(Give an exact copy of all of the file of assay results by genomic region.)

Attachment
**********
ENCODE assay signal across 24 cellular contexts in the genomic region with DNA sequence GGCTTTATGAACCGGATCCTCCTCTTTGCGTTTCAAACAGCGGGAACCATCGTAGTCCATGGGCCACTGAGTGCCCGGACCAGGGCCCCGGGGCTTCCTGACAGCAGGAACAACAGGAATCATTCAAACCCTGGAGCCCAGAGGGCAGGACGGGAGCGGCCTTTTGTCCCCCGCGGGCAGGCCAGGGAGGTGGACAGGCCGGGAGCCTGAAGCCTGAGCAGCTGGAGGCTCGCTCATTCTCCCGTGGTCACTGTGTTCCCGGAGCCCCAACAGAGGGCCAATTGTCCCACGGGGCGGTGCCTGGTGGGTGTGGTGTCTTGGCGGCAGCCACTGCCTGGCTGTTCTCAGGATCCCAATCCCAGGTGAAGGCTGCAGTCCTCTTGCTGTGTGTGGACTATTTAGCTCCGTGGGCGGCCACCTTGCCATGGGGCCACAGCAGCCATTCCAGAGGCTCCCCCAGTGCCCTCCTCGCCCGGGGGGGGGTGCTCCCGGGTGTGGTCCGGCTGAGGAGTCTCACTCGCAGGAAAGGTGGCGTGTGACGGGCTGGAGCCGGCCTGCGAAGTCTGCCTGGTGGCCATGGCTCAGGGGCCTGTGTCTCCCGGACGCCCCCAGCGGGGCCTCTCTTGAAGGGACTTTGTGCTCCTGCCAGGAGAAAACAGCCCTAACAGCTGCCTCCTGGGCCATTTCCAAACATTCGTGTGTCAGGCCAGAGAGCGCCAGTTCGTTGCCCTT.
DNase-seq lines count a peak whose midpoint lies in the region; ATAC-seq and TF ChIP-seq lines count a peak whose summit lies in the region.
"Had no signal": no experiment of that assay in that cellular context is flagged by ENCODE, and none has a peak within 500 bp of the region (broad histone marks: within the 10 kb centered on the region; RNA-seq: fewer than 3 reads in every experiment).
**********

ENCODE assay signal across 24 cellular contexts in the genomic region with DNA sequence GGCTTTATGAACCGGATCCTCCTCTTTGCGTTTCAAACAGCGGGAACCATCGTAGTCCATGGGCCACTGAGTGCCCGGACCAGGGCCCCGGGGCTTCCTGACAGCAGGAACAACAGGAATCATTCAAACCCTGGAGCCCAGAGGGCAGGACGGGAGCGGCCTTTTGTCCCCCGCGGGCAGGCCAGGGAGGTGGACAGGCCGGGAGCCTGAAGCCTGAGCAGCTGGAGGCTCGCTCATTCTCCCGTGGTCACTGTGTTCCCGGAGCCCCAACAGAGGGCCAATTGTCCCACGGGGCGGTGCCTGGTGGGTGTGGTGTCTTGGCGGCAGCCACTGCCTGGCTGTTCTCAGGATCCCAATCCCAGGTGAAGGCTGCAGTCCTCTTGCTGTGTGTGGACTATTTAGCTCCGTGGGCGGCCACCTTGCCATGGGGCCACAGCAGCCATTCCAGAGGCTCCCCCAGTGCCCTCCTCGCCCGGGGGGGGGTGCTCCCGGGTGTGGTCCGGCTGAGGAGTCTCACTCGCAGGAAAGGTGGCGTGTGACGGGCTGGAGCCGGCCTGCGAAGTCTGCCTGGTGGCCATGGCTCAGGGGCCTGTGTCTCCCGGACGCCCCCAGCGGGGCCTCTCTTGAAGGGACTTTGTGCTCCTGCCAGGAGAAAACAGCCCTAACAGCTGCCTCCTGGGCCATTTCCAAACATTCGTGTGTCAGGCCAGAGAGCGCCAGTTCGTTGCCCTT.
DNase-seq lines count a peak whose midpoint lies in the region; ATAC-seq and TF ChIP-seq lines count a peak whose summit lies in the region.
"Had no signal": no experiment of that assay in that cellular context is flagged by ENCODE, and none has a peak within 500 bp of the region (broad histone marks: within the 10 kb centered on the region; RNA-seq: fewer than 3 reads in every experiment).